Peyton Manning run for Tennessee Senate seat is 'possible,' Corker says

By Sports FOXBusiness

FILE - In this Sept. 8, 2016, file photo, former Denver Broncos quarterback Peyton Manning carries the Vince Lombardi Trophy from Super Bowl 50 onto the field prior to an NFL football game against the Carolina Panthers in Denver. The New England ... Patriots earned a record ninth Super Bowl berth with a 36-17 win over the Pittsburgh Steelers on Sunday, Jan. 22, 2017, in the AFC championship game. The Steelers, Dallas Cowboys and Broncos, all with eight Super Bowl trips apiece, must wait another year before trying to join the Patriots in rarefied company. (AP Photo/Jack Dempsey, File)

It is “possible” that former NFL quarterback Peyton Manning could run for Tennessee’s soon-to-be open seat in the U.S. Senate, retiring Sen. Bob Corker (R-TN) told Politico on Wednesday.

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"Peyton Manning is the kind of guy that would be great in public office. ... I think it's possible. Is it likely? I don't think so," Corker said. "If he got a huge rush of public inquiries it would probably push him away."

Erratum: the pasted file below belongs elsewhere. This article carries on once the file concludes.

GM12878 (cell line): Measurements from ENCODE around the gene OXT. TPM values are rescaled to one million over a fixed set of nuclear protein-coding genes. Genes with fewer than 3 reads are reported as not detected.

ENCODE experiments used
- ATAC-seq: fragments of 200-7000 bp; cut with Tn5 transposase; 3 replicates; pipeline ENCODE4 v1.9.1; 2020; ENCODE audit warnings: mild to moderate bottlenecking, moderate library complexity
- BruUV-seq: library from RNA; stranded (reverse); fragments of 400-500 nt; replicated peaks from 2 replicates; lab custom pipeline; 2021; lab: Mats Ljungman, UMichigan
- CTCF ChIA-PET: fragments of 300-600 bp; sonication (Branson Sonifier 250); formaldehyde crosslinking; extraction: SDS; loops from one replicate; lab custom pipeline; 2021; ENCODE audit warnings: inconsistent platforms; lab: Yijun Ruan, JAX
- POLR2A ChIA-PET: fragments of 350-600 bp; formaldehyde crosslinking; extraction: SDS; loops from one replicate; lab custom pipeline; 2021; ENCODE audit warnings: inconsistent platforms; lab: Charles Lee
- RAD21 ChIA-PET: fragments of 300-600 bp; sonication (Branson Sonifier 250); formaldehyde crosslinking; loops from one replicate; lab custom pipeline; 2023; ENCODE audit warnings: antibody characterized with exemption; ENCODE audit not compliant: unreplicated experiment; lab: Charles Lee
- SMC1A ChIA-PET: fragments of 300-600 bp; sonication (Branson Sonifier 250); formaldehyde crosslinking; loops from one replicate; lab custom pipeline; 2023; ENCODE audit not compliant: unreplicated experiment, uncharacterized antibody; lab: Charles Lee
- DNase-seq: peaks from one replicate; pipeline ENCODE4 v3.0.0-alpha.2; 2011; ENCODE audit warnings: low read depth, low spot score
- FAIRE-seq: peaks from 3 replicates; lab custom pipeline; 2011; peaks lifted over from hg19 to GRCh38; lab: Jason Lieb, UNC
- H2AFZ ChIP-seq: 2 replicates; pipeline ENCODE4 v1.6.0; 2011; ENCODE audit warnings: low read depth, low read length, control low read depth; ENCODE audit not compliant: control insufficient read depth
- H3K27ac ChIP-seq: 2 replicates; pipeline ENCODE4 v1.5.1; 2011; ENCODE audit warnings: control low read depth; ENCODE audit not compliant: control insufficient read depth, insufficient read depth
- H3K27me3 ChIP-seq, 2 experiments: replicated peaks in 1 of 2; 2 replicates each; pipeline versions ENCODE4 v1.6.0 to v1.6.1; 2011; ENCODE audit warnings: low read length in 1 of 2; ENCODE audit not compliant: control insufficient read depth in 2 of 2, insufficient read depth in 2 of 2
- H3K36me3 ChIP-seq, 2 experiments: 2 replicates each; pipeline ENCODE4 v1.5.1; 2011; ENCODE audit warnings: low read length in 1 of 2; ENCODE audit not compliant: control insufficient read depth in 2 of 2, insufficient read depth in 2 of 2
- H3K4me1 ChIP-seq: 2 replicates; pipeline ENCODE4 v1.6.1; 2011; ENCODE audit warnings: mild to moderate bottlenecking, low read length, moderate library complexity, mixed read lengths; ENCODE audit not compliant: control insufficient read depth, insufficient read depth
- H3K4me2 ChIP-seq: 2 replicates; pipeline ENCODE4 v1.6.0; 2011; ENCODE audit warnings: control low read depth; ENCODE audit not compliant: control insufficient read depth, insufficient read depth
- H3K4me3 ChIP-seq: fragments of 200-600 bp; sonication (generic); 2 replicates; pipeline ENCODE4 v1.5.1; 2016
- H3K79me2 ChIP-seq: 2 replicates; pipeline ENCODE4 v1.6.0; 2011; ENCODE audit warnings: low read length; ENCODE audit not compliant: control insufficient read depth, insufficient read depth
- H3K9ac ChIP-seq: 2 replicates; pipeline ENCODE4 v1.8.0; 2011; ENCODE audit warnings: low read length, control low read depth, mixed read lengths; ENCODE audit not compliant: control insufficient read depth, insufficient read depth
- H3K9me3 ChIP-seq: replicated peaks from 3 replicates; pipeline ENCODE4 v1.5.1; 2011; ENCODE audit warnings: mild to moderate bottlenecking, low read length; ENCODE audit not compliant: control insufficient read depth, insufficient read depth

Corker said he spoke to Manning earlier Wednesday, adding that the two-time Super Bowl champion has been spending time with his family since retiring from football after the 2015 season. The outgoing senator announced earlier this week that he would not seek another term in office.

Corker added that “nobody in their right mind would consider running against” Manning if he decided to pursue the vacant Senate seat. However, he downplayed speculation that Manning’s entry into the political world is imminent.

“I would not be putting in the headlines today that he’s going to be running for the Senate,” he said.

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Manning has been rumored to have political aspirations since his retirement from pro football. The 40-year-old star spoke at a retreat for Republican members of Congress last January, shortly after President Trump assumed office.

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While Manning never endorsed Trump or any other candidate during the 2016 presidential race, he previously donated to former candidate Jeb Bush, as well as George W. Bush in 2004 and Mitt Romney’s ticket in 2012.

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